In recent weeks, employers nationwide have been ordered by Immigration and Customs Enforcement (ICE) to submit their I-9 employment eligibility forms and other documents for inspection. In the last week of May, a new round of approximately 500 Notices of Inspection (NOIs), directed toward employers engaged in critical infrastructure, agriculture, and other industries, was issued by ICE.
The expanding rate and scope of I-9 audits seem to indicate that companies of all sizes, types, and industries—not just the most egregious employers—are at risk of an enforcement action by ICE.
Employers Should Take a Proactive Approach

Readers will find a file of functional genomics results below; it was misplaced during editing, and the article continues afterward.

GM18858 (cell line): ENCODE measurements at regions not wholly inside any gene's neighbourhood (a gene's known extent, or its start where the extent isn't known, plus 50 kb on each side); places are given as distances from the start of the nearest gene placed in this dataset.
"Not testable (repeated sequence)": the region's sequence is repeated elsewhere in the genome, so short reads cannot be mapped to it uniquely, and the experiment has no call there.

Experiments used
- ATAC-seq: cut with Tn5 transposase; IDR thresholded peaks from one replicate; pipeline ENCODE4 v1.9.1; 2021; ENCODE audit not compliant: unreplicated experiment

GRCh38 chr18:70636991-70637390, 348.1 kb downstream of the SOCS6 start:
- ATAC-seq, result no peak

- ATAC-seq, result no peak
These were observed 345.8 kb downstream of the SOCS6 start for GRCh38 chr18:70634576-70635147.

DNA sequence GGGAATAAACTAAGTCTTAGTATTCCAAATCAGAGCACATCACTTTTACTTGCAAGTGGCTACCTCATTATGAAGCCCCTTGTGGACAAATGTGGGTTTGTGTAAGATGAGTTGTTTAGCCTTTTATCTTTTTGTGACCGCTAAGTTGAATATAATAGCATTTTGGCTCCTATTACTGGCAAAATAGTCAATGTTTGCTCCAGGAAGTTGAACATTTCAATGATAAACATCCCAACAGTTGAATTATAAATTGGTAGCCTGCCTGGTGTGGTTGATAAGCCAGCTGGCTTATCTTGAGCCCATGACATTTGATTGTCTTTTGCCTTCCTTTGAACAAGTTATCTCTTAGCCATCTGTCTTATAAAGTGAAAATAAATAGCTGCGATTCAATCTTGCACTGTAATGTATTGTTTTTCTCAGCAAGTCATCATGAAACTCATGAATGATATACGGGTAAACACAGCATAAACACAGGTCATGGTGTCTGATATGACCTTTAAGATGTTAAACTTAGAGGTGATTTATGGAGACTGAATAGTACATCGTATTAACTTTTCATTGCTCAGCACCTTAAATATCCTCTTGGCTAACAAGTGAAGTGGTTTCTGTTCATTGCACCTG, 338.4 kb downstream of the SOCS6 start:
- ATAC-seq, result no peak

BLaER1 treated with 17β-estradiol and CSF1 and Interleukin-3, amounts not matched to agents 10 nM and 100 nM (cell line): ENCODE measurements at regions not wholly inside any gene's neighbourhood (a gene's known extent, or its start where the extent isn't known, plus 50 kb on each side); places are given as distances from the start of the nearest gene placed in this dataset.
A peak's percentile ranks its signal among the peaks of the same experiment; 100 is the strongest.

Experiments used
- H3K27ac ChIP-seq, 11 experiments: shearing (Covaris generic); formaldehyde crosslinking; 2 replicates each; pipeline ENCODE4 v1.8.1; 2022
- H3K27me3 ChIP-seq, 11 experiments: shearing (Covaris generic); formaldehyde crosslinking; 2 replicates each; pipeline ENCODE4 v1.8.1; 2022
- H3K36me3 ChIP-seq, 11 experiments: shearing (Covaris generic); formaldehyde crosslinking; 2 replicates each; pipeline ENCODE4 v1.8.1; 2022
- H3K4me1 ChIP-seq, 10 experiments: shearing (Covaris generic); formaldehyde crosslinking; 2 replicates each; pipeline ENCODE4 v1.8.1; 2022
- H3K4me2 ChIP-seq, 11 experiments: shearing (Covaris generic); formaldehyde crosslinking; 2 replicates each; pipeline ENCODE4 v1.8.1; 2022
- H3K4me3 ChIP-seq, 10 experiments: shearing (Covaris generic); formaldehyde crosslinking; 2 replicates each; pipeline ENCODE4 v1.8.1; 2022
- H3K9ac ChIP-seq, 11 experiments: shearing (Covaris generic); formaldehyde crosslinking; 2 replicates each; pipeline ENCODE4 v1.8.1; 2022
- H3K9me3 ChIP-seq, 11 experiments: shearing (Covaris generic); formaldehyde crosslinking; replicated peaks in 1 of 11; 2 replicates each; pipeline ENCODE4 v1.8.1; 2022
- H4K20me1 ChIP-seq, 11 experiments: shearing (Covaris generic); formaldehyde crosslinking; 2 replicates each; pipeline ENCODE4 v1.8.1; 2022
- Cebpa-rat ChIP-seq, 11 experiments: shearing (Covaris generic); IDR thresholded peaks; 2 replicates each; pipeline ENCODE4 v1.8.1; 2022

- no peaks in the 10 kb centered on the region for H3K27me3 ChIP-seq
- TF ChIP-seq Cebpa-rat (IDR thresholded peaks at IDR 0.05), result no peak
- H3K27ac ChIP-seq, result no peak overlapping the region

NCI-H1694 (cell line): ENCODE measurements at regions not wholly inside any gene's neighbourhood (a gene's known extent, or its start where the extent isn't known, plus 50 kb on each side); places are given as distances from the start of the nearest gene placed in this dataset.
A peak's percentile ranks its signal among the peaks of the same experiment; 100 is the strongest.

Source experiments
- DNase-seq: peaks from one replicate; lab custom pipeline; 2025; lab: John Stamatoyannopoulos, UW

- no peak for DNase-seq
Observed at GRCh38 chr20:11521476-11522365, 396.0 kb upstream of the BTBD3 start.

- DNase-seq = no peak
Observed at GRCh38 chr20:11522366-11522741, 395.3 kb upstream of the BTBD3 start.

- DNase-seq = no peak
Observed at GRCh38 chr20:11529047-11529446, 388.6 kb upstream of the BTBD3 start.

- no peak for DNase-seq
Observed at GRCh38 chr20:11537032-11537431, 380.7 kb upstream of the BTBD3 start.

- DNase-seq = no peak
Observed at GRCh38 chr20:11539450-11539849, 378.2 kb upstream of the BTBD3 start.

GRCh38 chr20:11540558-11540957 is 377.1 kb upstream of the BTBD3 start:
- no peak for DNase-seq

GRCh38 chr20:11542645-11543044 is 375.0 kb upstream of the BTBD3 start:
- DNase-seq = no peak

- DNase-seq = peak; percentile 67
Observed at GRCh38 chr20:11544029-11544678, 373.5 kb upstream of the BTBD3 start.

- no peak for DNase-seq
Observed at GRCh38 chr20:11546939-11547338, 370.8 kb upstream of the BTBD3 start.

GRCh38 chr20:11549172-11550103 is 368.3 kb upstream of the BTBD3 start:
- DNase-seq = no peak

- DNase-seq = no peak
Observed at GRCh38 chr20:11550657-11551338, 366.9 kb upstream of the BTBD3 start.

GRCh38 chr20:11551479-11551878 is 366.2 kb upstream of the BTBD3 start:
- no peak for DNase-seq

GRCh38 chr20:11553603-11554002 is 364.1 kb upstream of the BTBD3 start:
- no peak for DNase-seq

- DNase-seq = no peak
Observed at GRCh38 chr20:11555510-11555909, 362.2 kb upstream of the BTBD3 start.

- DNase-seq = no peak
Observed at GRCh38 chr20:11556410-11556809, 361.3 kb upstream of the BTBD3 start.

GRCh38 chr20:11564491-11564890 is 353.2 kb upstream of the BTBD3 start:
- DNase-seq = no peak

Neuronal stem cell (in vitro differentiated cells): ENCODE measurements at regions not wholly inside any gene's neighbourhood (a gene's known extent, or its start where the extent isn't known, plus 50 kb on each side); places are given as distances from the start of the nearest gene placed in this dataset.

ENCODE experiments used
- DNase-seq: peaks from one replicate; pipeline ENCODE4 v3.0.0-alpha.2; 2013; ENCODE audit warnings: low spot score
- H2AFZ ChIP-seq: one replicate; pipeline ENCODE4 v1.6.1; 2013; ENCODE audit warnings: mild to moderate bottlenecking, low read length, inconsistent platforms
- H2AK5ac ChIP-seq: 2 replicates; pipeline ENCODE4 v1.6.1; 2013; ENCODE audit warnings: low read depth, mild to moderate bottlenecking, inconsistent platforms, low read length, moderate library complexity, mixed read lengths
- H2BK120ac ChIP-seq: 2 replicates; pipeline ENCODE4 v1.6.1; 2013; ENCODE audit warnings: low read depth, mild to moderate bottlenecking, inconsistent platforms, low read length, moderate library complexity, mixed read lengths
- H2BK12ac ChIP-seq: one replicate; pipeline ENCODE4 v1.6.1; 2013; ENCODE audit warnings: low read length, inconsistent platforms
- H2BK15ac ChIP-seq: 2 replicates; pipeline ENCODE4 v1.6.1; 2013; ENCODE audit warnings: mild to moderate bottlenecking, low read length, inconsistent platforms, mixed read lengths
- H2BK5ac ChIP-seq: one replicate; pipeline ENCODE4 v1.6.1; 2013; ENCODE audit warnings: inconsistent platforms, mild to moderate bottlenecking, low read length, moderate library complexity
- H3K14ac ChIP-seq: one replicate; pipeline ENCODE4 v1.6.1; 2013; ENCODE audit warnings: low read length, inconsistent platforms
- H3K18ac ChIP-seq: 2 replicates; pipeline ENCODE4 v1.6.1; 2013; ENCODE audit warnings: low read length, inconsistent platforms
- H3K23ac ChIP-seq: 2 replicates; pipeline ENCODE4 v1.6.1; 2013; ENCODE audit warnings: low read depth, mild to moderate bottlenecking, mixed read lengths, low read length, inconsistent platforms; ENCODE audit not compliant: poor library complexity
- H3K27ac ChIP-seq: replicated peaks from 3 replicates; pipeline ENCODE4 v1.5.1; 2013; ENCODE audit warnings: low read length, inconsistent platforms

The focus on audits and other worksite enforcement actions will continue and employers should expect these surges in audits several times a year. Employers thus are reminded to review immigration compliance policies and practices.
Some steps employers should take to reduce potential fines and the chance of other sanctions being imposed should your company be the subject of an ICE I-9 audit include:
reviewing I-9 policies;
training persons responsible for I-9 completion;
conducting a self-audit of I-9 records (whether with knowledgeable internal staff or outside immigration counsel); and
considering using electronic I-9 software to improve I-9 completion accuracy.
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Andrew W. Merrills is a shareholder in the Raleigh office of Ogletree Deakins, and he chairs the firm’s Immigration Practice Group. Sarah J. Hawk is a shareholder in the Atlanta office of Ogletree Deakins, and Nicole Brooks is an Immigration Client Resources Manager in the Raleigh office of Ogletree Deakins.